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Nature. 2020 Feb 10. doi: 10.1038/s41586-020-2027-0. [Epub ahead of print]

Virtual discovery of melatonin receptor ligands to modulate circadian rhythms.

Author information

1
Department of Pharmaceutical Chemistry, University of California, San Francisco, California, 94158, USA.
2
Department of Pharmacology, University of North Carolina at Chapel Hill School of Medicine, Chapel Hill, North Carolina, 27599-7365, USA.
3
Department of Cell Biology, Neurobiology and Anatomy, Medical College of Wisconsin, Milwaukee, Wisconsin, 53226, USA.
4
Department of Pharmacology and Toxicology, Jacobs School of Medicine and Biomedical Sciences, University at Buffalo (SUNY), Buffalo, New York, 14203, USA.
5
Designer Drug Research Unit, National Institute on Drug Abuse Intramural Research Program, Baltimore, Maryland, 21224, USA.
6
Enamine Ltd, Chervonotkatska Street78, Kyiv, 02094, Ukraine.
7
National Taras Shevchenko University of Kyiv, Volodymyrska Street 60, Kyiv, 01601, Ukraine.
8
Chemspace, 7 Deer Park Drive, Suite M-5, Monmouth Junction, NJ, 08852, USA.
9
Bridge Institute, USC Michelson Center for Convergent Biosciences, University of Southern California, Los Angeles, California, 90089, USA.
10
Department of Chemistry, University of Southern California, Los Angeles, California, 90089, USA.
11
Department of Pharmaceutical Chemistry, University of California, San Francisco, California, 94158, USA. bshoichet@gmail.com.
12
Department of Pharmacology, University of North Carolina at Chapel Hill School of Medicine, Chapel Hill, North Carolina, 27599-7365, USA. bryan_roth@med.unc.edu.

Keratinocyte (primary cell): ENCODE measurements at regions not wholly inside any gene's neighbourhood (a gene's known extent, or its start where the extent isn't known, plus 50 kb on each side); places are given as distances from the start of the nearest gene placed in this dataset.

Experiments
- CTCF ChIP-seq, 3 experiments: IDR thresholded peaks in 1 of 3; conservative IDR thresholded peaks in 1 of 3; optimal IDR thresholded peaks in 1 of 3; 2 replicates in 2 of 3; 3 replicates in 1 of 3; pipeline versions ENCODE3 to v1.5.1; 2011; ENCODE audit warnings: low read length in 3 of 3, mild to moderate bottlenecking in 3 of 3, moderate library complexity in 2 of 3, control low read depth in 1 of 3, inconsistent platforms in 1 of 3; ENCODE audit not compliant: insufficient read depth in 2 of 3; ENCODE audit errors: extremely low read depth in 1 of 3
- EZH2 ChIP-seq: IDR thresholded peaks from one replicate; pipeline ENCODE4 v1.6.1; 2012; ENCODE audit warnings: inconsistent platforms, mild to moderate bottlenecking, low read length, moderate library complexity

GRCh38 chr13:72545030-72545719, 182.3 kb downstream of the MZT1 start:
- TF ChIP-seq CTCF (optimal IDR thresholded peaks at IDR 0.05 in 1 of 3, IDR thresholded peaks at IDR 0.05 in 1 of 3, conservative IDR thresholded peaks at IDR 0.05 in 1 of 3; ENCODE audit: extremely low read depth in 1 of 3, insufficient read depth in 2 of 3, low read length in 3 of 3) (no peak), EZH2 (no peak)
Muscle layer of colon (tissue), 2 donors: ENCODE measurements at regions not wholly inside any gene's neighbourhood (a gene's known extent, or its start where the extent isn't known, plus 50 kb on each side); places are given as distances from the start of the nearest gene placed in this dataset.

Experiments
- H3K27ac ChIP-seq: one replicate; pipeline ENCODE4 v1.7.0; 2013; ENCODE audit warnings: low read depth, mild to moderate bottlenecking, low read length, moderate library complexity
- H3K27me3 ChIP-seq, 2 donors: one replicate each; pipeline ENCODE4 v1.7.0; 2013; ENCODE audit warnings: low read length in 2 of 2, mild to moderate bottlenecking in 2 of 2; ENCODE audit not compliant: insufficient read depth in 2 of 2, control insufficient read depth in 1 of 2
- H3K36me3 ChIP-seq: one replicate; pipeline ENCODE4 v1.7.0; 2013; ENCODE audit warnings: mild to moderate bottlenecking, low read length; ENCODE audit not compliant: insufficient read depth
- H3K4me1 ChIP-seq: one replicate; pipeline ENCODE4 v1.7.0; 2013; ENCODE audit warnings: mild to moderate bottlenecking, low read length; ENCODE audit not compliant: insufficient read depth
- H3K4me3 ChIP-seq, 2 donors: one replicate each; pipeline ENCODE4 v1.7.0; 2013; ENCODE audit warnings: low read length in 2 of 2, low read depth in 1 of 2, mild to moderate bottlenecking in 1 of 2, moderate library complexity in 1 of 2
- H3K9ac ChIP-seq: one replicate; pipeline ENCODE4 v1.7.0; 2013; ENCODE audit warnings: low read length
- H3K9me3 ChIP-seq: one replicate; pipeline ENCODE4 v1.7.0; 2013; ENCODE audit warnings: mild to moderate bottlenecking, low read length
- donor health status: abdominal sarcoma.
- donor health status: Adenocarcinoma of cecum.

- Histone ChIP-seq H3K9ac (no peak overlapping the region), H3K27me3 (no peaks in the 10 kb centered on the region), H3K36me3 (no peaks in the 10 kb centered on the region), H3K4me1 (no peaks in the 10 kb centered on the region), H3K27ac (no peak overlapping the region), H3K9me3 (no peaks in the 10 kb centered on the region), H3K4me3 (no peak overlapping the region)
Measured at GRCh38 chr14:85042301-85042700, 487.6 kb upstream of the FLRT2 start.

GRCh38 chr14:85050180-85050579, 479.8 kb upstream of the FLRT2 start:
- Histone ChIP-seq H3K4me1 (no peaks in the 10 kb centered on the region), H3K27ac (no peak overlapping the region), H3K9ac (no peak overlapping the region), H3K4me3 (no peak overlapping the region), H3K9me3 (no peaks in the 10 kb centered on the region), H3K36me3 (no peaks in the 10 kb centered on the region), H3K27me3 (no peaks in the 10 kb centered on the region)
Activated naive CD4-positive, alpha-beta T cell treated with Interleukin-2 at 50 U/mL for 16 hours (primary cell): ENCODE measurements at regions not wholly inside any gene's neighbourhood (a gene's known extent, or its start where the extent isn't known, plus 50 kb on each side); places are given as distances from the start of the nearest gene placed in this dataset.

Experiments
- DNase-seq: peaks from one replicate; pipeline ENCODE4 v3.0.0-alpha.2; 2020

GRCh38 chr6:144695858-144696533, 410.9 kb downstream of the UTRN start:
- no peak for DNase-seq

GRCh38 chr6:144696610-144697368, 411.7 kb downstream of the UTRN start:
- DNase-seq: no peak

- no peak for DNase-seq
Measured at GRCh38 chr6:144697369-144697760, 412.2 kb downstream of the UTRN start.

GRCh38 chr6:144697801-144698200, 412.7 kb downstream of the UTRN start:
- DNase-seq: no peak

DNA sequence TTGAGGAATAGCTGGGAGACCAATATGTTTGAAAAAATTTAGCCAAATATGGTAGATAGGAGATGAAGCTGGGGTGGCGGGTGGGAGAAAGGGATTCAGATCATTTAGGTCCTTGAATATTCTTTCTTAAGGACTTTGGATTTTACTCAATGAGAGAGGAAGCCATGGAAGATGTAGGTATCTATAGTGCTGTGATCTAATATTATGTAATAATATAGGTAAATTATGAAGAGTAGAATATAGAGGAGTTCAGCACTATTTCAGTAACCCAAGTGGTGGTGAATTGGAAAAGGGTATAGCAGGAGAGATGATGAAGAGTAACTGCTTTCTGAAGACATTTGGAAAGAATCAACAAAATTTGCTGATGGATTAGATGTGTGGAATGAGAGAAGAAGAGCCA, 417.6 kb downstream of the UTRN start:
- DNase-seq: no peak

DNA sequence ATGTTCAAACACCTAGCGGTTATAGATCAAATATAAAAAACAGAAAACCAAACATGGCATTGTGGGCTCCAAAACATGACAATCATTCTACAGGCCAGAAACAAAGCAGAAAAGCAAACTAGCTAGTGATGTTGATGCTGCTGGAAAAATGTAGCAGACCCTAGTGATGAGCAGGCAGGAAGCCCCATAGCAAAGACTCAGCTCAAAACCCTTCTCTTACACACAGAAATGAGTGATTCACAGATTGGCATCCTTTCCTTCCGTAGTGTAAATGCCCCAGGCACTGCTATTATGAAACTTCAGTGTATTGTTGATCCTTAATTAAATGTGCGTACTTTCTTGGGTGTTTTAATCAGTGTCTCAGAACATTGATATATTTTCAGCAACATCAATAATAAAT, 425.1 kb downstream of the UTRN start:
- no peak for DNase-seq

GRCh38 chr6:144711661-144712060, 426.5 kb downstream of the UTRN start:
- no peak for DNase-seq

13
Department of Pharmacology and Toxicology, Jacobs School of Medicine and Biomedical Sciences, University at Buffalo (SUNY), Buffalo, New York, 14203, USA. mdubo@buffalo.edu.

Abstract

The neuromodulator melatonin synchronizes circadian rhythms and related physiological functions via actions at two G protein-coupled receptors: MT1 and MT2. Circadian release of high nighttime levels of melatonin from the pineal gland activates melatonin receptors in the suprachiasmatic nucleus of the hypothalamus, synchronizing physiology and behavior to the light-dark cycle1-4. The two receptors are established drug targets for aligning circadian phase in disorders of sleep5,6 and depression7,1-4,8,9. Despite their importance, few if any in vivo active MT1 selective ligands have been reported2,8,10-12, hampering both the understanding of circadian biology and the development of targeted therapeutics. Here we docked over 150 million virtual molecules against an MT1 crystal structure, prioritizing structural fit and chemical novelty. Thirty-eight high-ranking molecules were synthesized and tested, revealing ligands in the 470 pM to 6 μM range. Structure-based optimization led to two selective MT1 inverse agonists, topologically unrelated to previously explored chemotypes, that were tested in mouse models of circadian behavior. Unexpectedly, the MT1-selective inverse agonists advanced the phase of the mouse circadian clock by 1.3-1.5 hrs when given at subjective dusk, an agonist-like effect eliminated in MT1- but not in MT2-knockout mice. This study illustrates opportunities for modulating melatonin receptor biology via MT1-selective ligands, and for the discovery of new, in vivo-active chemotypes from structure-based screens of diverse, ultra-large libraries.

PMID:
32040955
DOI:
10.1038/s41586-020-2027-0

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